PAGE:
08 November 2006


More than 450 years ago, the last Roman Catholic bishop of Iceland, Jón Árason, was killed. In recent years, interest has returned in his life and poetry, and last night was the anniversary of the beheading, so there was a presentation of a newly published book about him last night at the national museum. I went with H to listen to a reading from it by an actor, hear some songs from the period, and witness the presentation of the first copy to the Minister of Education from the Alþing. Although I still don't have perfect Icelandic comprehension, verses like the ones last night are perfect for me- a very set structure full of rhyming, and since he was a bishop, it was mostly religious vocabulary, something I've got a decent grasp on. Regardless of whether I understood or not, the setting was appealing, with the sun fading from the stained-glass windows in the stair hall there, and the resonant voice pouring Icelandic over the crowd. Many people think Icelandic is not a particularly beautiful language, but I disagree. With the right voice it's a buttery thick experience, full of richly rolled r's and strong rhythms.

After the presentation of the book to the Minister of Education, we headed downstairs to the photo gallery for wine and schmoozing. I got lost in the photo exhibit there, a series of pictures entitled "unknown perspectives". The pictures were for the most part quite ordinary- early to mid-century views someone floating on an inflatable raft, people washing fleece, a backyard strung with laundry, or people pumping gas. The idea of the exhibit was exploring the reason why someone had decided that moment was important enough to document it, and maybe learn more about these scraps of the past. In a country as close-knit as Iceland, chances are someone who passes through the gallery will know something about one of the images. There were papers available to fill out if you recognized someone or had location information, or had some possible interpretation why it was a documentable moment. I love stuff like this- the most ordinary of scenes from lives long ago given a space where you're allowed to spend 10 minutes staring at it while constructing your own story about why someone cared about the events portrayed.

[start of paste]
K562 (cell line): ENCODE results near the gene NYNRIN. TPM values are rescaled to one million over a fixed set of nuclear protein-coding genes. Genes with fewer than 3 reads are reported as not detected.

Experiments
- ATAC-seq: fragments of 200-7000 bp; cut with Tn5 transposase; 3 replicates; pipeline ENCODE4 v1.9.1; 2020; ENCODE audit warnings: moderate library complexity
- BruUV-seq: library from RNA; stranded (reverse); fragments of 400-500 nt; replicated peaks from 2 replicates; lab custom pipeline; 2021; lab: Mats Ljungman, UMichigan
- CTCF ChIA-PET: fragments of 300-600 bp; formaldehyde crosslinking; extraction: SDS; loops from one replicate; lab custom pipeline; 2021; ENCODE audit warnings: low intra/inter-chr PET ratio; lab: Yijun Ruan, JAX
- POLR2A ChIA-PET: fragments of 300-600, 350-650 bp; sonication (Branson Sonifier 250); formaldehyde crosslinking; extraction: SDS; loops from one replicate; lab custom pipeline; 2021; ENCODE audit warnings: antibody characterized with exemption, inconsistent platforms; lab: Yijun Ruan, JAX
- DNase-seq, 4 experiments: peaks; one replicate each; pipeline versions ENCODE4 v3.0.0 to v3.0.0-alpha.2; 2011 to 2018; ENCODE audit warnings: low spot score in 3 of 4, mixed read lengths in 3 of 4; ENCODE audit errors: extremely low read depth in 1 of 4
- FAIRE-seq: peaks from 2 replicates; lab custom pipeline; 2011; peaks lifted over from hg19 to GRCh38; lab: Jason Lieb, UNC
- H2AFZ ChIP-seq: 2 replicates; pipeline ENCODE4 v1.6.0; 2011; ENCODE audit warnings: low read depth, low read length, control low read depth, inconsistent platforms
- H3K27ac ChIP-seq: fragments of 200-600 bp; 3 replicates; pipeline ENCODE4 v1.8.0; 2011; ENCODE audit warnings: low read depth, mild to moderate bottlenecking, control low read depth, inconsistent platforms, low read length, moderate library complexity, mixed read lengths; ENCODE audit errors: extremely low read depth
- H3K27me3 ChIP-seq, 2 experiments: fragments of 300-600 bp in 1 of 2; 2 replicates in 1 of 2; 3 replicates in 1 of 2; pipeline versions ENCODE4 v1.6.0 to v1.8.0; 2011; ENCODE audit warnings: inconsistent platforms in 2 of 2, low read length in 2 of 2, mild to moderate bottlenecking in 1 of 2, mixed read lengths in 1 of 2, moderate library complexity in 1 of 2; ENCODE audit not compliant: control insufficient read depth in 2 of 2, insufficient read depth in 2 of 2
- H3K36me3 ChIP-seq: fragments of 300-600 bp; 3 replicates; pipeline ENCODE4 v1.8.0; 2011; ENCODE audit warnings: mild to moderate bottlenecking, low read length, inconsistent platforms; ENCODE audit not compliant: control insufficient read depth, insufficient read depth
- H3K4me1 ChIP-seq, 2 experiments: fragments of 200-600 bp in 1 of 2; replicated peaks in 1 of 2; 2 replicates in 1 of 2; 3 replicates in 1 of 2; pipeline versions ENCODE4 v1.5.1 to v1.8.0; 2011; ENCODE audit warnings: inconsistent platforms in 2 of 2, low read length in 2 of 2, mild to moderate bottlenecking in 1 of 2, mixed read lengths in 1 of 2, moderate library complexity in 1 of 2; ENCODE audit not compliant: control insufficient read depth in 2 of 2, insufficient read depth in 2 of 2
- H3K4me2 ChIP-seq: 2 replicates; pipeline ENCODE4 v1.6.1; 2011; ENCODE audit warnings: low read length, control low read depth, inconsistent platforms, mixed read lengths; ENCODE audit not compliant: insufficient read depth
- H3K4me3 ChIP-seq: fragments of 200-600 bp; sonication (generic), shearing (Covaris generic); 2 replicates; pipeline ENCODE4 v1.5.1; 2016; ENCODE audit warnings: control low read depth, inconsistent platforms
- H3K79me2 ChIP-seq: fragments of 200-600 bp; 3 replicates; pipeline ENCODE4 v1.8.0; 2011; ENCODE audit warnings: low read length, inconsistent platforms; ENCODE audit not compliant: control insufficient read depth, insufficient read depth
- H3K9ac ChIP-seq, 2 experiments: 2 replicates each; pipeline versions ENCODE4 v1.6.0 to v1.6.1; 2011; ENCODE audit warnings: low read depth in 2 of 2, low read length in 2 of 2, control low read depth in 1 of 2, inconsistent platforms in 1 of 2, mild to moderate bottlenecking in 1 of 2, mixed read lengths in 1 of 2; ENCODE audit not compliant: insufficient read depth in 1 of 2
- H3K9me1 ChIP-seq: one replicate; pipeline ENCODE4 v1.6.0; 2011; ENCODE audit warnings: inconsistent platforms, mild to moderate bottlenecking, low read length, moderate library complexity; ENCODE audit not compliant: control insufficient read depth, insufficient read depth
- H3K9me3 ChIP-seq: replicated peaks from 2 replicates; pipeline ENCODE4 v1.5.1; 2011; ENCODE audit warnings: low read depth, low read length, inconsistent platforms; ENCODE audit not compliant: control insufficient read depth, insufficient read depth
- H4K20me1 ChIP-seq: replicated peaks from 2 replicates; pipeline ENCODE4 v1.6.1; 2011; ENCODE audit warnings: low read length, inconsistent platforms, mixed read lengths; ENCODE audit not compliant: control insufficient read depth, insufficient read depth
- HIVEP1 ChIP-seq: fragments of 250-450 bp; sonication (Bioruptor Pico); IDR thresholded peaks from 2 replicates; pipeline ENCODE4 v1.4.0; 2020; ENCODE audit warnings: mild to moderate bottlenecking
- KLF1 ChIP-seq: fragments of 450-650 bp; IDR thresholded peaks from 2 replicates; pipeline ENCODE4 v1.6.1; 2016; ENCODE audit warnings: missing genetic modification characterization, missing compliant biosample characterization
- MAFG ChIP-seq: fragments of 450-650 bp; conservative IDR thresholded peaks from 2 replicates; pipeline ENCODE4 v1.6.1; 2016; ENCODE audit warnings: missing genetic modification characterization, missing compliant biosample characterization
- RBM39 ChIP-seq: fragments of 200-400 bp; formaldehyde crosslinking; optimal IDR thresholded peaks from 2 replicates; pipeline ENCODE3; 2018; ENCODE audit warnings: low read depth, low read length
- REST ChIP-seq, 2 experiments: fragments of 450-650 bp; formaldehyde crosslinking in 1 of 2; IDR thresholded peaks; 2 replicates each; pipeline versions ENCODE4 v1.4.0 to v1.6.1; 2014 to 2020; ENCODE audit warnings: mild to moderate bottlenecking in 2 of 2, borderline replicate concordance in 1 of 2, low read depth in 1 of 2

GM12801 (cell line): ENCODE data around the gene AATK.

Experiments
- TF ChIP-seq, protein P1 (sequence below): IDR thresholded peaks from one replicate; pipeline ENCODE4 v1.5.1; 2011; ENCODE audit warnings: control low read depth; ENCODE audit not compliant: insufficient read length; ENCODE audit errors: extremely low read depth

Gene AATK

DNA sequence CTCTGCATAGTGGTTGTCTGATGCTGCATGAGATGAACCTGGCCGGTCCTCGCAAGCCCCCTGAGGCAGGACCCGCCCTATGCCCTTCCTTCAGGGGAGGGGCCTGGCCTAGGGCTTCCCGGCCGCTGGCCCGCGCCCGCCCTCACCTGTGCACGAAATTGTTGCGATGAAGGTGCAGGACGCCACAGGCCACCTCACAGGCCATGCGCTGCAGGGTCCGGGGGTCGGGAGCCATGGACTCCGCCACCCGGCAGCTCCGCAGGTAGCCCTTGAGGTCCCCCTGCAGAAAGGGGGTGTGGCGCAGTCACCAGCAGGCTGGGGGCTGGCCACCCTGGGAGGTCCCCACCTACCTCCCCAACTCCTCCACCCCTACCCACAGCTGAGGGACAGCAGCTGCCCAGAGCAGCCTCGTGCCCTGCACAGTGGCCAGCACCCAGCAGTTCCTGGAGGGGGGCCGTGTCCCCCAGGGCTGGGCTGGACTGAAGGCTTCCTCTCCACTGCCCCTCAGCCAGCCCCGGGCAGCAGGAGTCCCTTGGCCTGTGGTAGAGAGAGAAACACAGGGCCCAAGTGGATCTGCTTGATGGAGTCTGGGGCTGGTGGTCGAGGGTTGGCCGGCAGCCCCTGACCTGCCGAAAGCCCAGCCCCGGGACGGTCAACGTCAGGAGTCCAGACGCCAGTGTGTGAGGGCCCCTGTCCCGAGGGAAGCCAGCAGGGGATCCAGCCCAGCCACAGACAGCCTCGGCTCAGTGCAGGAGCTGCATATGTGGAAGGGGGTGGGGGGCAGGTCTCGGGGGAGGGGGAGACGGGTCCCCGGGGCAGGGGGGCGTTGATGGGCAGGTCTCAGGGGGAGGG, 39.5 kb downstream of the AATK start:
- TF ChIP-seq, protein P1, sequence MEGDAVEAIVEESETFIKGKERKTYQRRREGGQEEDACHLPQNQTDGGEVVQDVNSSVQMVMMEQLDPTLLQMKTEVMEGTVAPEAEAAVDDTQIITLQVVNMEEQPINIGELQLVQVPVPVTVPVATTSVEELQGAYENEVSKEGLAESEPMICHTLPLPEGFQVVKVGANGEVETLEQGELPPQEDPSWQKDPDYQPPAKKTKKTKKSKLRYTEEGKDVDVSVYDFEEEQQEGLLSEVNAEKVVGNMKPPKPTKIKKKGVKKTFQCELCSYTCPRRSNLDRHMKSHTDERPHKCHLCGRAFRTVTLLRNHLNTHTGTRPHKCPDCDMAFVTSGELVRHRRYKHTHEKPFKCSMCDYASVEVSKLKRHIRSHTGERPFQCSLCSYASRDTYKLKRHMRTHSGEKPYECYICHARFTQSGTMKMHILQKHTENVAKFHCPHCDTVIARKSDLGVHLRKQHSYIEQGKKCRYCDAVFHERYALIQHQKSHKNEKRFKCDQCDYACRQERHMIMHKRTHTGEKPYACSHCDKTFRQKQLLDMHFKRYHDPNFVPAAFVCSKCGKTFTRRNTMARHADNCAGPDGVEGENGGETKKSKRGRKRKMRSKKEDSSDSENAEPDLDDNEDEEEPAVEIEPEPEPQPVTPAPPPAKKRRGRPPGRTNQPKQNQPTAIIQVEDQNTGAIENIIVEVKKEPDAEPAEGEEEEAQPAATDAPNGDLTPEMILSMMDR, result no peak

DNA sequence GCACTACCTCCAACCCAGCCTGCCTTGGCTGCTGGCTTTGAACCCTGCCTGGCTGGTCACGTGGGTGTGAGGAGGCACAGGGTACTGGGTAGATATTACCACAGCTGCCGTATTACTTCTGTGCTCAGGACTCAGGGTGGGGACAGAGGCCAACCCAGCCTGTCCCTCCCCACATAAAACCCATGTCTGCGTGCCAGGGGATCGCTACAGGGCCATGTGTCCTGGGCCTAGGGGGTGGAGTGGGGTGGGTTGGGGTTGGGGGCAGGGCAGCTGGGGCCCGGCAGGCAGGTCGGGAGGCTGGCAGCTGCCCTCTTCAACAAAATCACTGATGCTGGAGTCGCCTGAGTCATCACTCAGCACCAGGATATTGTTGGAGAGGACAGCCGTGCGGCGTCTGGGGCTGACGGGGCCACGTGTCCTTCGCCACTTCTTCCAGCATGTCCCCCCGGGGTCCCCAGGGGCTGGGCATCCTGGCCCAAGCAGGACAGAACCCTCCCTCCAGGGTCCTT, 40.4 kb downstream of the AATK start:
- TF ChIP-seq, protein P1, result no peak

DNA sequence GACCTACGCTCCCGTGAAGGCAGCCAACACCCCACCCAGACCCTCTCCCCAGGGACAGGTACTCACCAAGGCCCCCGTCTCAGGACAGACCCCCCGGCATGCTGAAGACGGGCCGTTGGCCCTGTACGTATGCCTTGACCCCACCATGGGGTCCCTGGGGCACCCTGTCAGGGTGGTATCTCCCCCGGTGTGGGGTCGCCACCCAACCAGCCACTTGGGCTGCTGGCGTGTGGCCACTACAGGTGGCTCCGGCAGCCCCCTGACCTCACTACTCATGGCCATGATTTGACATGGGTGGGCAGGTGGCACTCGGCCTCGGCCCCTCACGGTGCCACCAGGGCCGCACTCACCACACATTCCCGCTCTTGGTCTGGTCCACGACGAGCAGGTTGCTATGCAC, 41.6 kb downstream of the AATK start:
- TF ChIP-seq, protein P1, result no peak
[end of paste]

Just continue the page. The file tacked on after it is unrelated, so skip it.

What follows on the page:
While I wandered through Iceland's past, H had been busy hobnobbing with the Minister of Education, so she introduced me, and we had a short conversation in my best Icelandic before heading out to do one of our semi-regular evenings of tasty food and economics editing. I've now become quite well-versed in the ins and outs of foreign direct investment in Iceland, the knowledge-capital model, and the Edgeworth box. I never know when this might come in useful.

Before going home, we decided to check in on the US election event I'd heard about, so we went to the university student hang-out that had been madly draped with American flags. I had been expecting a few lonely souls there, but the place was already jammed with earnest Icelandic students, a small posse from the US Embassy, and one professor from BU who's teaching a class here this semester. They had a projector showing CNN, and soon after we arrived, the prof and one embassy guy went up to explain the US election process with an Icelandic woman (I didn't catch what her connection to the crowd was). It's odd to hear a 10-minute presentation on this process you've known about forever, especially when you're pointed out individually in the crowded room as the person who's from the state with all the Independent party representation (Yay Vermont!). During the question period, the crowd showed its stuff by asking all manner of thoughtful questions on the topic. It almost made me proud to be from this interestingly complex country, even if I don't want to live there right now.


Anonymous said...

I don't want to live here right now either.

-Nate (xanga.com/generouspalmstroke)

ECS said...

hi Nate! Come join us in Iceland then! It's a bit soggy now but in general it's not so bad.